Some People You’d Rather Not Meet In A Dark Alley…*

August 4, 2012

Then, there are people like Icelandic singer Bjork, who you’d rather not meet in a well-lit international airport. No, she hasn’t throttled another member of the paparazzi as she’s done a couple times in the past.

From what I’ve read, the beatdowns (one in Thailand in ’96, the other in New Zealand a few years ago) were justifiable, but every time I think of them or come across their mention, the mental picture that comes to my mind is alternately comical and frightening.

Personally, I find Bjork to be one of the more fascinating humans of my lifetime. There’s certainly a unique musical and artistic vision. She’s like a post-punk Neil Young in that you never know what you’ll get, but it’s mostly pretty stellar.

She’s also instilled in me – and, I suppose many other music fans – a curiosity about her Icelandic homeland. Based on what little I know, it’s got to be on the short-list for future destinations. If Bjork’s music and imaginative videos are any indication, Iceland must be the place in this world which most resembles a locale in a Dr. Seuss’ story.

I won’t give too much away as I fear creating an immigration problem for Iceland. Imagine if the mass of humanity that is reading this blog relocated to Iceland (the chaos which would certainly ensue!), but I’ve read that roads are rerouted to not disturb areas in which gnomes are said to inhabit.

Is there legislative debate on their version of C-SPAN regarding such matters?

(I’d truly pop popcorn and be enthralled by such a discussion)

I also recall that some poll once named Iceland as the second least likely country in the world to be hit by a terrorist attack (North Korea took top honor). Not that I really fret over such a possible event, but Iceland’s status – for what it’s worth – has to be considered a bonus.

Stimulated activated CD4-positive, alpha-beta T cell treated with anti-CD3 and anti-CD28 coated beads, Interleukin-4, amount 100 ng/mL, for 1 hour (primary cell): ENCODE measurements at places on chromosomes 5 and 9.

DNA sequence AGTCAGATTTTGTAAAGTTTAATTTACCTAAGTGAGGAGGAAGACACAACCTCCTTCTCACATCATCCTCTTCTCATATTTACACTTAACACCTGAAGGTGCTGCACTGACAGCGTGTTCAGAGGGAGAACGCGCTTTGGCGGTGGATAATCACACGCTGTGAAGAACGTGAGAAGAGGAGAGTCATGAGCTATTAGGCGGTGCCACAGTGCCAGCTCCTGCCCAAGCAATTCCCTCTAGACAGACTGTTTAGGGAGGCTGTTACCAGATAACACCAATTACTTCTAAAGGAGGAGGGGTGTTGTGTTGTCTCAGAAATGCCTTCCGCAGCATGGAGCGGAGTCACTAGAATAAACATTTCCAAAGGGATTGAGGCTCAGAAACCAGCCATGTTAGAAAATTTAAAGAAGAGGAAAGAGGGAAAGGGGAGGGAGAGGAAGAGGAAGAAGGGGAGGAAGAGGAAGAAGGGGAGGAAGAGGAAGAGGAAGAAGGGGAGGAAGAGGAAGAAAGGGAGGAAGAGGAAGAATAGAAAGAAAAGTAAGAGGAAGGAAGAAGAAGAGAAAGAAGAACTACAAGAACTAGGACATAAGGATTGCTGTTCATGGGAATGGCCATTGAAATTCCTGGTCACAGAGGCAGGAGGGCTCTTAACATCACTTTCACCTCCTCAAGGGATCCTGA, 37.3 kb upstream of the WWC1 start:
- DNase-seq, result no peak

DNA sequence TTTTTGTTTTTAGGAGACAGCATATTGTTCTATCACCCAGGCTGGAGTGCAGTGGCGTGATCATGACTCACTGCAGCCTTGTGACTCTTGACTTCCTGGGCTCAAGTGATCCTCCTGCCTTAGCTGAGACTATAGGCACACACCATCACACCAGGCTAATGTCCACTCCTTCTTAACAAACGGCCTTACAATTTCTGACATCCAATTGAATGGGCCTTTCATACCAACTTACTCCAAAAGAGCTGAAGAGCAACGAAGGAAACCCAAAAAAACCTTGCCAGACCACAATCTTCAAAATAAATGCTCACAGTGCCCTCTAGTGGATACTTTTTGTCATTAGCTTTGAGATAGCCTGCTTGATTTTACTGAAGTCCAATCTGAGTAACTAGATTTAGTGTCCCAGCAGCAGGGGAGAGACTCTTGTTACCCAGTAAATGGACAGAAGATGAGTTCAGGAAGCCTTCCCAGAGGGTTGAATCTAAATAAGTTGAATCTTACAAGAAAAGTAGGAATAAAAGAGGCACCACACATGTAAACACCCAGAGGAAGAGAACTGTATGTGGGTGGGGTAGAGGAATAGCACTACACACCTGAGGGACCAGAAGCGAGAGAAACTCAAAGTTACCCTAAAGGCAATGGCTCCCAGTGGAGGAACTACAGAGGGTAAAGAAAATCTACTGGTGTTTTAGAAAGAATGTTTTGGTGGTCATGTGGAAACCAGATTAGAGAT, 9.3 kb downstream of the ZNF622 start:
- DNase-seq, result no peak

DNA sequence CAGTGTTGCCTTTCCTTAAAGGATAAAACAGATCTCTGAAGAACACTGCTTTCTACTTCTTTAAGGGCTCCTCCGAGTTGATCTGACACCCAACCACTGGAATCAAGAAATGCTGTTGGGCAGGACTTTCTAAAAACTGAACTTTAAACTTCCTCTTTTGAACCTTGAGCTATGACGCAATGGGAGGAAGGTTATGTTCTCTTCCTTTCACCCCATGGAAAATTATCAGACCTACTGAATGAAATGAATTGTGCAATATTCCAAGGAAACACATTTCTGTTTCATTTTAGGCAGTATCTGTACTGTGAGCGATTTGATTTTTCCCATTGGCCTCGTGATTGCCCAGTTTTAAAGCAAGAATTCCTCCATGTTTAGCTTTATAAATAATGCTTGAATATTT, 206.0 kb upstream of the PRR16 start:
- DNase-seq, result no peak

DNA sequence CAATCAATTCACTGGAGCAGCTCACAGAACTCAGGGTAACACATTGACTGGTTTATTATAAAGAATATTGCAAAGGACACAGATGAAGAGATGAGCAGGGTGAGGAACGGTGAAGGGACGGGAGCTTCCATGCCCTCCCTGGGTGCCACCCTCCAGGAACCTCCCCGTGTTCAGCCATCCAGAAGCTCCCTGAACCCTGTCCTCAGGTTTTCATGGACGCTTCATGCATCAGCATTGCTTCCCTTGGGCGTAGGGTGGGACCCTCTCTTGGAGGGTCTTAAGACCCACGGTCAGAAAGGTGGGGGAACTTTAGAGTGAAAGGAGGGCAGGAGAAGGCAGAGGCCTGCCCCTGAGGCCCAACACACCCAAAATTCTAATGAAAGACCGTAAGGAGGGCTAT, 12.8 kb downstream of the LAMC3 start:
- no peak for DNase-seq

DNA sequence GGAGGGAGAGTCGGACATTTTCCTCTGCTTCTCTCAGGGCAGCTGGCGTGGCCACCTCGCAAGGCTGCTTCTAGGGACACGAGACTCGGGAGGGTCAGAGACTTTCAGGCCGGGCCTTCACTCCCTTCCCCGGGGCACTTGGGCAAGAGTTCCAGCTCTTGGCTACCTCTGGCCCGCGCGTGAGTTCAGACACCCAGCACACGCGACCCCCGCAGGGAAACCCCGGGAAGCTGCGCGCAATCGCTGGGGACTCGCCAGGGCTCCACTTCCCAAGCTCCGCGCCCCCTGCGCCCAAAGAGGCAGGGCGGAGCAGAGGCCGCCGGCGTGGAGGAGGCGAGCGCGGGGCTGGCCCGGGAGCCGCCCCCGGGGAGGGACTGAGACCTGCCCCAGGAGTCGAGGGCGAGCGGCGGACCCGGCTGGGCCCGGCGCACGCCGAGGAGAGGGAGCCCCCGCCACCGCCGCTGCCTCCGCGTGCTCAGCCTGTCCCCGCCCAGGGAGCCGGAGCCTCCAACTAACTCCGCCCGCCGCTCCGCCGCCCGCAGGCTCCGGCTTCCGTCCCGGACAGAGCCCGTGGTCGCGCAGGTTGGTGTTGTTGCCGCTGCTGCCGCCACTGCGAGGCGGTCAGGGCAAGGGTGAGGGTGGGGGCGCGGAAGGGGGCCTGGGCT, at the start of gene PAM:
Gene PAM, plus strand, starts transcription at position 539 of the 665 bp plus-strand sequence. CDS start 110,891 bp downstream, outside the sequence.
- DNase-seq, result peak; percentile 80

For me, the idea of Iceland as the Dr. Seuss-like world which Bjork’s music conjures in me is compelling and it’s hard for me to choose a handful of her songs as favorites. Here are five of them…

Bjork – Human Behaviour
from Debut (1993)

“If you ever get close to a human
And human behaviour
Be ready be ready to get confused.”

Yeah, that pretty much sums it all up.

Bjork – Army Of Me
from Post (1995)

Army Of Me would lead a listener to believe that Bjork runs a tight ship – she demands self-sufficience and doesn’t want to hear your bitching. If she has to tell you one more time…well, she’d better not have to tell you one more time.

Bjork – Hyper-Ballad
from Post (1995)

Now, as I’ve mentioned, the fisticuffs Bjork has engaged in in airports ’round the globe seem justified, but this lovely song also reveals her to be a mischief maker. She openly admits to tossing all kinds of items – “Car-parts, bottles and cutlery, or whatever I find lying around” – off the mountain top where she lives.

So, as delightful as she may seem, I suspect that it’s not always a picnic living in Bjork’s neighborhood.

Bjork – Joga
Bjork – Bachelorette
from Homogenic (1997)

A pair of songs from 1997’s Homogenic album. The former is skittering and twitchy, a bit of a nervous wreck of a song with the lyrics given a spoken word treatment.

The latter is more string-laden, adding to the sense of drama, and the beats are more fluid giving Bachelorette a dream-like, melancholy vibe.